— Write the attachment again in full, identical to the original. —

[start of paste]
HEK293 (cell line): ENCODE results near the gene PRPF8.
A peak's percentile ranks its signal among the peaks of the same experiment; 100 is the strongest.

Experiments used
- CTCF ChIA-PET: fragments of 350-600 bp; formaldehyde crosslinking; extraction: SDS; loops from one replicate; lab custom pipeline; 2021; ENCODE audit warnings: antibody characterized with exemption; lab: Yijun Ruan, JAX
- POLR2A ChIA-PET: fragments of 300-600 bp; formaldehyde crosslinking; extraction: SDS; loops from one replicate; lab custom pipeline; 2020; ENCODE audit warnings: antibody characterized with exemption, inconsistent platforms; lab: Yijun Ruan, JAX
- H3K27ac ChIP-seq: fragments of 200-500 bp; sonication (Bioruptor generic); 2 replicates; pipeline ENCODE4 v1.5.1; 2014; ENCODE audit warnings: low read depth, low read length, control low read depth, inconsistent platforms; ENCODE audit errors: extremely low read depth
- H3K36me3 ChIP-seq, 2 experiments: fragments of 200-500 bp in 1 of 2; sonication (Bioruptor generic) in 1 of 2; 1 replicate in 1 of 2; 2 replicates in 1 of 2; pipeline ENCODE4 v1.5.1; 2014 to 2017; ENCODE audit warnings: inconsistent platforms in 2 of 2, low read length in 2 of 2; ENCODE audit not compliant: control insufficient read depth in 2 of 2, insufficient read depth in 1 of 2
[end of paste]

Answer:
HEK293 (cell line): ENCODE results near the gene PRPF8.
A peak's percentile ranks its signal among the peaks of the same experiment; 100 is the strongest.

Experiments used
- CTCF ChIA-PET: fragments of 350-600 bp; formaldehyde crosslinking; extraction: SDS; loops from one replicate; lab custom pipeline; 2021; ENCODE audit warnings: antibody characterized with exemption; lab: Yijun Ruan, JAX
- POLR2A ChIA-PET: fragments of 300-600 bp; formaldehyde crosslinking; extraction: SDS; loops from one replicate; lab custom pipeline; 2020; ENCODE audit warnings: antibody characterized with exemption, inconsistent platforms; lab: Yijun Ruan, JAX
- H3K27ac ChIP-seq: fragments of 200-500 bp; sonication (Bioruptor generic); 2 replicates; pipeline ENCODE4 v1.5.1; 2014; ENCODE audit warnings: low read depth, low read length, control low read depth, inconsistent platforms; ENCODE audit errors: extremely low read depth
- H3K36me3 ChIP-seq, 2 experiments: fragments of 200-500 bp in 1 of 2; sonication (Bioruptor generic) in 1 of 2; 1 replicate in 1 of 2; 2 replicates in 1 of 2; pipeline ENCODE4 v1.5.1; 2014 to 2017; ENCODE audit warnings: inconsistent platforms in 2 of 2, low read length in 2 of 2; ENCODE audit not compliant: control insufficient read depth in 2 of 2, insufficient read depth in 1 of 2